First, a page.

Sustainability

Virginia Leads the Nation With This Green Fuel

Jan 13, 2016
Virginia Tech

Every year, Virginia spends a billion dollars on energy from somewhere else – fuel oil, propane or kerosene to heat homes.  Now, farmers in Virginia are growing an alternative fuel – a clean, sustainable grass that promises to keep the cash here in the Commonwealth.  Sandy Hausman has that story.

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With so many cars on the road this holiday season, it’s easy to see why automobiles account for almost half of the country’s fuel consumption.  But what if cars could recover some of that energy for other uses? An engineering professor at Virginia Tech is working on a way to give cars exactly that kind of ‘energy bump.’

Associate Professor of Mechanical Engineering Lei Zuo and his team are working on a new kind of shock absorber that would not only enhance a car’s ride, but also create energy just from driving on the road.

15 Years to Build: A Lifetime to Maintain

Oct 23, 2015

The companies planning to build the Mountain Valley Pipeline today filed a formal request with the Federal Energy Regulatory Commission. If approved, it would wind through Virginia over private and public lands. One scenario has it crossing the Appalachian Trail in Giles County … and that has conservationists concerned.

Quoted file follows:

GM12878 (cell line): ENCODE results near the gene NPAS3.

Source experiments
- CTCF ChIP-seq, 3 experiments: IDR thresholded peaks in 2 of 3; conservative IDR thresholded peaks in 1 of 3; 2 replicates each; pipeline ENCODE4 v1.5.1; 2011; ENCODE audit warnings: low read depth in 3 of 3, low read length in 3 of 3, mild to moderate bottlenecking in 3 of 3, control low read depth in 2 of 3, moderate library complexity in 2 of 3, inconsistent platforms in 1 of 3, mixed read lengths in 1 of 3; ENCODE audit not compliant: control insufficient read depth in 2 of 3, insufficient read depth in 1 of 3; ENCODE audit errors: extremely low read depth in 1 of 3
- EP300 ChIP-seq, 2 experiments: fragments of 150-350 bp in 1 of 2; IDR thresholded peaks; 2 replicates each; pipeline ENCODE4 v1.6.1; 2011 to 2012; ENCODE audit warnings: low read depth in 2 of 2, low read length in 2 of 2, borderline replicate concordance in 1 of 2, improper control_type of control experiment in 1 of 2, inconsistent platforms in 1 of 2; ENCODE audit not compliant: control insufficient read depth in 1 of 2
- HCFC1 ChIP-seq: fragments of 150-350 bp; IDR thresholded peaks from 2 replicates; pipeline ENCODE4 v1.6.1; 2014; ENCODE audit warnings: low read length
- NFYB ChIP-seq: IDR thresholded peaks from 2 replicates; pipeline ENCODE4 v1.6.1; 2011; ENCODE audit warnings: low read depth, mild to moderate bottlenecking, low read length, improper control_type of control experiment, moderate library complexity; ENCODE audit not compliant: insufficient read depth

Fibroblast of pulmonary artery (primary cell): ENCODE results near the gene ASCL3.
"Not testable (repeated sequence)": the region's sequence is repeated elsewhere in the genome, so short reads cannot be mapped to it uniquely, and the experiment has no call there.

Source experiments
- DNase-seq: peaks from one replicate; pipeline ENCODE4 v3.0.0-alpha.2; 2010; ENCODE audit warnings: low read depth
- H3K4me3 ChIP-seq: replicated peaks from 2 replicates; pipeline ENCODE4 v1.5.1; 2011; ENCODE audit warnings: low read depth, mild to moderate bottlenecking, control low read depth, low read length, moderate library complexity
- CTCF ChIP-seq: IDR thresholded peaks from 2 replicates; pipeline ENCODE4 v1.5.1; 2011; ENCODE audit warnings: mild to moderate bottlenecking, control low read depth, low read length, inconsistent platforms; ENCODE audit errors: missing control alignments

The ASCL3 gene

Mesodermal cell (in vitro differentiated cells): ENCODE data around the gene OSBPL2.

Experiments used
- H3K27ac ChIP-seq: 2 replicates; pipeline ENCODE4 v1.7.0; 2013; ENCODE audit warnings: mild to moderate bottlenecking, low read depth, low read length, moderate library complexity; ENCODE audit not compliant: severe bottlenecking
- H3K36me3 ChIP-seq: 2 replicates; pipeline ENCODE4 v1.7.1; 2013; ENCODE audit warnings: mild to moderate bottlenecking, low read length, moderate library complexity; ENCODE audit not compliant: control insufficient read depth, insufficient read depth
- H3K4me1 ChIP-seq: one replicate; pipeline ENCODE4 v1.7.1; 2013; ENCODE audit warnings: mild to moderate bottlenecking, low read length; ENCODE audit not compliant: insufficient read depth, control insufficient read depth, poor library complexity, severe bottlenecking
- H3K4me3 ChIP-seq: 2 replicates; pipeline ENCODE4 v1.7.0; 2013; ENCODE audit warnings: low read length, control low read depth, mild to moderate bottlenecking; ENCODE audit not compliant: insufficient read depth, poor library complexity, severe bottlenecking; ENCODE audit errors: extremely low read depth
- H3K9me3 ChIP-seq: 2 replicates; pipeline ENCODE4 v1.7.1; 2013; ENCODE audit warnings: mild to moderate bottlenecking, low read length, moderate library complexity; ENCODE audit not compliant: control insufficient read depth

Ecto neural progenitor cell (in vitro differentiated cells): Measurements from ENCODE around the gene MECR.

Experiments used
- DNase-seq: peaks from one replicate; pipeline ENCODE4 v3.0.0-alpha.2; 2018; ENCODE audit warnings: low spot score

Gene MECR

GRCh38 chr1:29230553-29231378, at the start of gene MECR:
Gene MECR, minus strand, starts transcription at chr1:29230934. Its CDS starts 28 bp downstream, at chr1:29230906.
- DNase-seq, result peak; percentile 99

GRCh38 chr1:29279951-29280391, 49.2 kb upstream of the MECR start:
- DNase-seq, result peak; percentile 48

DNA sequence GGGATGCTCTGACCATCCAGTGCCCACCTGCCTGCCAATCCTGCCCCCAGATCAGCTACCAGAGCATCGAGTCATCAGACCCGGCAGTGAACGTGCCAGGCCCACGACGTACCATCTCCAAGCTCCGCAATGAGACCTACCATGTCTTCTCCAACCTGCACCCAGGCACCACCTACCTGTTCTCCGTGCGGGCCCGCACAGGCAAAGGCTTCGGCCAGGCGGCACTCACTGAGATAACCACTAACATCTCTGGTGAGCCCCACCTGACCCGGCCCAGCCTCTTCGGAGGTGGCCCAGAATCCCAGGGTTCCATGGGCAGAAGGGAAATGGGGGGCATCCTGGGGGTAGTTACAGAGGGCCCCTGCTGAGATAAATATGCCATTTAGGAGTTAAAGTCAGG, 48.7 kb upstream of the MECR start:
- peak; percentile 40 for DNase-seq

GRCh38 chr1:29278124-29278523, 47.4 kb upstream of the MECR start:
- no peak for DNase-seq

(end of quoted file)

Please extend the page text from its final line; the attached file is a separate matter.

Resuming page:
Robbie Harris went for a hike with the Appalachian Trail Conservancy’s Laura Belleville to get a look at where the pipeline might cross it.

The decline of the coal industry is poised to have a big impact for decades to come. In regions where it once dominated local economies, for many, things will never be quite the same.  But with great change also comes opportunity. 

Farm Bounty on the School Lunch Tray

Oct 14, 2015

Virginia recently celebrated farm-to-school week, highlighting the connection between farmers around the state and what’s on the tray in the lunch line.

But for one private school in Richmond, farm-to-table is more than just one week out of the year.

St. Andrews Elementary School in Richmond had some unusual visitors for lunch earlier this month -- chickens.

The two Rhode Island Reds were part of a lesson on healthy eating. Kindergarteners through fifth graders got to learn what the chickens eat, and how their diet affects the eggs they produce.

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